Since the beginning of time, humans have been drawn to and sometimes even obsessed with shiny objects. These objects ranged from precious metals such as, gold, silver, and platinum to exotic minerals like diamonds, emeralds, and rubies. Today, these same attractions remain. However, the list of objects has substantially increased to include the likes of automobiles, electronics, and toys.

The early pursuit of shiny objects, specifically gold, led rise to the alchemists. The alchemist’s job was to try to turn just about anything into gold. These observations, theories, experiments, data collection, and then evaluations, led to the discovery of what we would today call chemistry. This newfound profession of chemistry would shape, mold, predict, and direct the modern world as we know it today.

Modern chemistry has gone through the professional evolutions in a similar manner as the medical professions. As time marches on, more data collection and results-driven approaches have both deeply broadened our knowledge base, but at the same time created more questions and further experimentation to pass/fail our theories. One specific group of modern chemistry practitioners comprises those who develop products. Product development involves creating specific formulas, for a specific industry, for a specific purpose.


One industry that has a broad spectrum of specific-purpose products — vehicle appearance chemicals — is the car care and/or vehicle care segment. The overall segment contains both the do-it-yourselfer (DIY) and the do-it-for-me (DIFM) market, including product selection from retail (OTC), online, local coin operator, local high line detailer, and dealerships, both independent and OEM.

One aspect of car care, and likely the most innovative, is the creation of products that protect and beautify the exterior surfaces of vehicles, with the most common being the painted and/or clear-coated surfaces. These types of products can have a host of different names: waxes, glazes, sealants, top coats, total coats, hot waxes, lava waxes, coatings, and ceramics. The top common denominator of all these different products is the ability of the treated surface to create water beads and become hydrophobic (water fearing). The creation and appearance of water beads is a demonstrable effect users can witness and use as a gauge of perceived value for the specific product used on their vehicle.

The appearance and creation of water beads can be accomplished through many varying chemicals and/or combination of chemicals. It is up to the product-development chemist to determine what chemicals are needed to satisfy the requirement and deliver expected results and outcomes.

Historically, the most common and well-known hydrophobic coating is carnauba wax. Carnauba wax was used in some of the earliest formulations of car care products and its benefits are well documented. Various types of waxes have dominated the car care industry for most of its 100-plus-year lifespan. Only within the last 20 years has there been significant growth in the way exterior protection has been approached in the ability of hydrophobic coatings to modify the surface to which it has been applied.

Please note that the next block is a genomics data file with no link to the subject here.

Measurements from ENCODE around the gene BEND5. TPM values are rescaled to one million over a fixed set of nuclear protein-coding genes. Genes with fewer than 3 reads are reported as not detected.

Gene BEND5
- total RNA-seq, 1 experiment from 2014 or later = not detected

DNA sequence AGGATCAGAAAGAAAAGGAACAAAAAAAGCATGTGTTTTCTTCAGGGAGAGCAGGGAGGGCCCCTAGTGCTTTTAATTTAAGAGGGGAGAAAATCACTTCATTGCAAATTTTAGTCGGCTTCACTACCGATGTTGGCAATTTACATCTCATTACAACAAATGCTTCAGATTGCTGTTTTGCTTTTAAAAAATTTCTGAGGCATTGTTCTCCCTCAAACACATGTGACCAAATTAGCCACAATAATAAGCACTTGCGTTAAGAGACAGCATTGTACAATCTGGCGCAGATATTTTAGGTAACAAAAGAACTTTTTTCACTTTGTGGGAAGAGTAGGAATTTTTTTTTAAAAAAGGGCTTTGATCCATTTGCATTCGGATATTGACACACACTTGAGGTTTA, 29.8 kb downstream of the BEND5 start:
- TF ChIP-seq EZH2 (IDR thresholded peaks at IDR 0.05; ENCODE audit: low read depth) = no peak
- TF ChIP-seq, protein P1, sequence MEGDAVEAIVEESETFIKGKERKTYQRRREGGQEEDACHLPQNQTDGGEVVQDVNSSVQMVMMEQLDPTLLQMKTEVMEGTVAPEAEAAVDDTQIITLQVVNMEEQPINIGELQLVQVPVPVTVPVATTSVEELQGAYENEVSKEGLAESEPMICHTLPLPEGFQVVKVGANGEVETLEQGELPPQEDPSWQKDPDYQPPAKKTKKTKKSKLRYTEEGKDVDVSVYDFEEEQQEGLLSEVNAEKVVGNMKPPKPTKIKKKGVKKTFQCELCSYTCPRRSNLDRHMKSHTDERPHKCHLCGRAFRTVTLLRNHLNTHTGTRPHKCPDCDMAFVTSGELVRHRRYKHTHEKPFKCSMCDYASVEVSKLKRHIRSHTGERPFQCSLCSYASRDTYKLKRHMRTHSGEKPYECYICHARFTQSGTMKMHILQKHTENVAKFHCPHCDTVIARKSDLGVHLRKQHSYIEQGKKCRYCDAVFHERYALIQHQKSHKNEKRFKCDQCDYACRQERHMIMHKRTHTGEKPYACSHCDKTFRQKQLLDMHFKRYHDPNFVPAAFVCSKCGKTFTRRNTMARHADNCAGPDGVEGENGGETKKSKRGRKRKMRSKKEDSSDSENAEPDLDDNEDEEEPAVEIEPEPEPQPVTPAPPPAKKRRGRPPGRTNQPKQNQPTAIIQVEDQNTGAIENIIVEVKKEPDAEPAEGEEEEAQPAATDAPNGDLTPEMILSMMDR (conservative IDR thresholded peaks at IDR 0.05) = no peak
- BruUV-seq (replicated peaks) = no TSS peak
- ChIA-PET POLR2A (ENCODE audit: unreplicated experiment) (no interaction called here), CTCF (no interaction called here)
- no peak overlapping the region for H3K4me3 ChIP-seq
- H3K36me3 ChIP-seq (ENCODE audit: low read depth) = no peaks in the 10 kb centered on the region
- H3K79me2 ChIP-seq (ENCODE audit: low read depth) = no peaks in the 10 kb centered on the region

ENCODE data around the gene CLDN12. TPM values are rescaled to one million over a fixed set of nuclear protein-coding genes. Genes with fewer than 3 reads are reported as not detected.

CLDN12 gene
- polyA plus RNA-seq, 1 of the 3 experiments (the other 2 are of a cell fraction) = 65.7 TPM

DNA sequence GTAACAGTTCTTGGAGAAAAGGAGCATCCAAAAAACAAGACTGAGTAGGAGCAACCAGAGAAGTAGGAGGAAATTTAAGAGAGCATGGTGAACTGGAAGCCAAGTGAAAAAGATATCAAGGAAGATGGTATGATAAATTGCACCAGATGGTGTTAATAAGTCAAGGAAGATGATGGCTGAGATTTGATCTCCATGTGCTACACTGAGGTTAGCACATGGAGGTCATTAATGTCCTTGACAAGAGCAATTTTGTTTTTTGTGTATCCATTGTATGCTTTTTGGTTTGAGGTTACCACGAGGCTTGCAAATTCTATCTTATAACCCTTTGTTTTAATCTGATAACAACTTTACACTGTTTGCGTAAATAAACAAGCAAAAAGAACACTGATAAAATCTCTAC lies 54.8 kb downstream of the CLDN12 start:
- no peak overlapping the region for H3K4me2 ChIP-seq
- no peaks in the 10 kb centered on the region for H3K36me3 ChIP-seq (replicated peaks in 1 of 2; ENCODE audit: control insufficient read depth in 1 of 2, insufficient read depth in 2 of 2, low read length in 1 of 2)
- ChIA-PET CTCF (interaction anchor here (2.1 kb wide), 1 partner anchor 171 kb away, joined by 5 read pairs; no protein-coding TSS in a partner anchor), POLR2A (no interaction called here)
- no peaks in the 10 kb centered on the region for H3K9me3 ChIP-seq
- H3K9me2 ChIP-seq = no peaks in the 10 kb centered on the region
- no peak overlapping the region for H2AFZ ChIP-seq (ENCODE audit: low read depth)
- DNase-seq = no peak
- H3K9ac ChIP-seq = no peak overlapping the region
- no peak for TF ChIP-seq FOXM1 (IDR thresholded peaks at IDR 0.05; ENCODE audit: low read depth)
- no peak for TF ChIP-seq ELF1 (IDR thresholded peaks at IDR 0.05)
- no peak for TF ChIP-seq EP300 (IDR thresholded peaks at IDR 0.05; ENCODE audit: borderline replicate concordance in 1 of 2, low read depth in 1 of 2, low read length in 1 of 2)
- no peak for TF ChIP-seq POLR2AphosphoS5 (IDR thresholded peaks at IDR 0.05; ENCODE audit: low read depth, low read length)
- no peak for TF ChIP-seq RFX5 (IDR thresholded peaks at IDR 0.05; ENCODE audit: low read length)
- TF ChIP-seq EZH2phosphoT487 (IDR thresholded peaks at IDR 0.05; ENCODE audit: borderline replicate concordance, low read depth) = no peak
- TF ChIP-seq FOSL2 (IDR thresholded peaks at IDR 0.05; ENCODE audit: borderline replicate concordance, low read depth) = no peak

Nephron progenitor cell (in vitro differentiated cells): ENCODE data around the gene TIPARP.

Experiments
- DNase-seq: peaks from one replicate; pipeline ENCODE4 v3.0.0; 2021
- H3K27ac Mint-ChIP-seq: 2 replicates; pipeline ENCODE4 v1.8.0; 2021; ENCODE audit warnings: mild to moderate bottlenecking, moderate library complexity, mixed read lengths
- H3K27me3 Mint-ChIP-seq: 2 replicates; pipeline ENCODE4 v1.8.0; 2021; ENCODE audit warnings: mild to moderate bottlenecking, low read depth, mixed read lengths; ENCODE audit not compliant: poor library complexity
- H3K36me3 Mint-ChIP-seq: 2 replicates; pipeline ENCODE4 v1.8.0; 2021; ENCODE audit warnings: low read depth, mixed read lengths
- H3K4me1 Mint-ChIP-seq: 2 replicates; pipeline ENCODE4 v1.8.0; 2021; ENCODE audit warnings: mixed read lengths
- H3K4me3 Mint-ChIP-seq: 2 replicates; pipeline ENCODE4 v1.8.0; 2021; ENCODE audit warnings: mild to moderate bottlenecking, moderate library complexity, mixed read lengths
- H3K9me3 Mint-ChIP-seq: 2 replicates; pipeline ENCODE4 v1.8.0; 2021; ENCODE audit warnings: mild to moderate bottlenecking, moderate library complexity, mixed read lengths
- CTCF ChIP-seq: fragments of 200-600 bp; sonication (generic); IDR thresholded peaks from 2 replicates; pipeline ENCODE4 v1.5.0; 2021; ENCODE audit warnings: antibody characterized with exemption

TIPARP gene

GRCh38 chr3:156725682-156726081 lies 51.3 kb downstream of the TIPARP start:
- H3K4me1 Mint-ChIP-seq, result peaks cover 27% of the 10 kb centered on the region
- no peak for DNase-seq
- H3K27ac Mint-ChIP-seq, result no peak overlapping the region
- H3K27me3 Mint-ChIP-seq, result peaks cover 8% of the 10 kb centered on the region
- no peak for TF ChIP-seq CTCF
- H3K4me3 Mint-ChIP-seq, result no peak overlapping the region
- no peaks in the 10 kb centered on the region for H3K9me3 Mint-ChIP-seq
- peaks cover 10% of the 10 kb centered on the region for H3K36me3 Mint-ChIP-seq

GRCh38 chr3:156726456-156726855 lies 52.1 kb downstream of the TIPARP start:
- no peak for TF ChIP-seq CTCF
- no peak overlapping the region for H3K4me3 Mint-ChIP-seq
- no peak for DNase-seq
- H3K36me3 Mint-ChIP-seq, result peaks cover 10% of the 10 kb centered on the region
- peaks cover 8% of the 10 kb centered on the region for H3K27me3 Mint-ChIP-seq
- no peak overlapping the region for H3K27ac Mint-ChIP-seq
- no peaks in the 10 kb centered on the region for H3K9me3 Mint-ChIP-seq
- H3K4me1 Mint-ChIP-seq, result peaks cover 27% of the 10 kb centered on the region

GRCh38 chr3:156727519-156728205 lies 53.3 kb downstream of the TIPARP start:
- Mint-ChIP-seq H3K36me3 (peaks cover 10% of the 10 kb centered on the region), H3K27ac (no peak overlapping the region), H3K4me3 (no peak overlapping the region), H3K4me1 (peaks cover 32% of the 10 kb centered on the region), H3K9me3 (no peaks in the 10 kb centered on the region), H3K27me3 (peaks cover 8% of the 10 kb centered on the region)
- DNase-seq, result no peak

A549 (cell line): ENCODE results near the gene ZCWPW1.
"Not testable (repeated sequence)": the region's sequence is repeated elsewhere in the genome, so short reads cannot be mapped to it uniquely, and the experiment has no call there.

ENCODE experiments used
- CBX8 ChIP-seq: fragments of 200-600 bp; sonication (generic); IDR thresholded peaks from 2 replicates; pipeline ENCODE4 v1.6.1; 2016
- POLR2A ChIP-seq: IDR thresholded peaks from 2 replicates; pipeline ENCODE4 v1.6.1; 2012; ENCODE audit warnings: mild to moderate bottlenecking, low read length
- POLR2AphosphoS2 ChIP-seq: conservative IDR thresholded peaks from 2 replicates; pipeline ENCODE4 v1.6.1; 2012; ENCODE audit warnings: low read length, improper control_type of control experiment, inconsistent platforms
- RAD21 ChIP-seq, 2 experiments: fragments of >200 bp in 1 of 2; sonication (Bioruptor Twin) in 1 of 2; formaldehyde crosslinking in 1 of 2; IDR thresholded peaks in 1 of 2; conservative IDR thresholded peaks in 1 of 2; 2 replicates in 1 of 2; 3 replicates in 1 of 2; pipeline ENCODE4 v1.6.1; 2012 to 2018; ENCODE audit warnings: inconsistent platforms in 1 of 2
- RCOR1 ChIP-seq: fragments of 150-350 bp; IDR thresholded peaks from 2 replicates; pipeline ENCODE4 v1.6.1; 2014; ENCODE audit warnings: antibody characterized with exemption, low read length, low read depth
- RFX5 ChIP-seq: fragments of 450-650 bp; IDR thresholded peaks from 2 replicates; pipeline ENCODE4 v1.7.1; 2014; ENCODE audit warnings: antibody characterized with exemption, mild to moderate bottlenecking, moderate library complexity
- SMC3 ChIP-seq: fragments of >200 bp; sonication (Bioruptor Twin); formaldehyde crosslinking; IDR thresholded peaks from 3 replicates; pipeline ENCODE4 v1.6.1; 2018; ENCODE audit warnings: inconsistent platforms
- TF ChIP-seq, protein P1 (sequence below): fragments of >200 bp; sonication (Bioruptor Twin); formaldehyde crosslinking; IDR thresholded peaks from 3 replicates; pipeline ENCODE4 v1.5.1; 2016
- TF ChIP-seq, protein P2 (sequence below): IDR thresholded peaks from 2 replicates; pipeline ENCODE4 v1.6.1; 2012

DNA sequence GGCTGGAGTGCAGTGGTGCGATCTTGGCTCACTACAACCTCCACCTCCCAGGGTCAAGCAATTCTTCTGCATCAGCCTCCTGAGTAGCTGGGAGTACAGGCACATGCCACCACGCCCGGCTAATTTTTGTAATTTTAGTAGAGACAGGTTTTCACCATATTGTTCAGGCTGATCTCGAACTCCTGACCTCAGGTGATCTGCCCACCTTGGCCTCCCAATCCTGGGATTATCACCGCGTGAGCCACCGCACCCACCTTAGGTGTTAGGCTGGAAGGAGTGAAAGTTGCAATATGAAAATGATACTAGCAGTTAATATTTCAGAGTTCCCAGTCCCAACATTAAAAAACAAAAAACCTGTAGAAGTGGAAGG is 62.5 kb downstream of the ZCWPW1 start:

The original hydrophobic coatings relied on simple physical bonds to the exterior surfaces. The simplest example was smearing some typeof greasy substance onto the surface and buffing off the excess to create the hydrophobic effect. These physical bonds were short lived and usually wore off within weeks, depending on vehicle usage and storage. The introduction of the curable, amino-functional silicones and other additives greatly improved long-term hydrophobicity. However, durability was still being measured in months.


Incorporation of reactive ceramic coating chemistry into car care transitioned treated vehicle surfaces from physical bonds to true chemical bonds. The strength of a chemical bond is usually much greater than a physical bond. Therefore the hydrophobic coating’s longevity was greatly elevated to never before seen levels. Long-term hydrophobicity was now being measured in years. The ceramic coating chemical process is not overly complicated. However, there are thousands of different ceramic materials available. Consequently, there is a large variation in the different ceramic coatings available on the market today.

The influx of ceramic coating options within the various markets has allowed consumers to chose the level of ceramic protection delivered, how engaged they want to be in the application procedure, and what degree of monetary value they are willing to assign to ceramic coating protection. True market acceptance is displayed in the availability of ceramic protection across all market segment channels.

With all things considered, and comparing true apples to apples, ceramic coatings do offer the best hydrophobic coatings on the market today. They offer the best protection against harmful environmental attacks and protect vehicle exteriors, surpassed only by total vehicle vinyl wraps and/or clear films. Ceramic-based coatings will continue to steal market share from traditional hydrophobic coatings as the cost of entry continues to decline and ease of use increases as, all the while, availability proliferates.

As technology gets better, ceramic-based hydrophobic coatings will migrate into other car care segments. Initial offerings are available which are substrate specific, such as wheel, glass, headlight, and fabric. Only time will tell what the next evolution of car care will bring, in terms of raw materials used to create hydrophobic coatings. At the present time, ceramic-based hydrophobic coatings are the pinnacle choice. They are proven performers with greater benefits than previous offerings.

Mike Deddo is technical services director at ECP Inc. You can visit the company on the web at You can also visit Platinum Professional Car Wash Systems at or Technician’s Choice at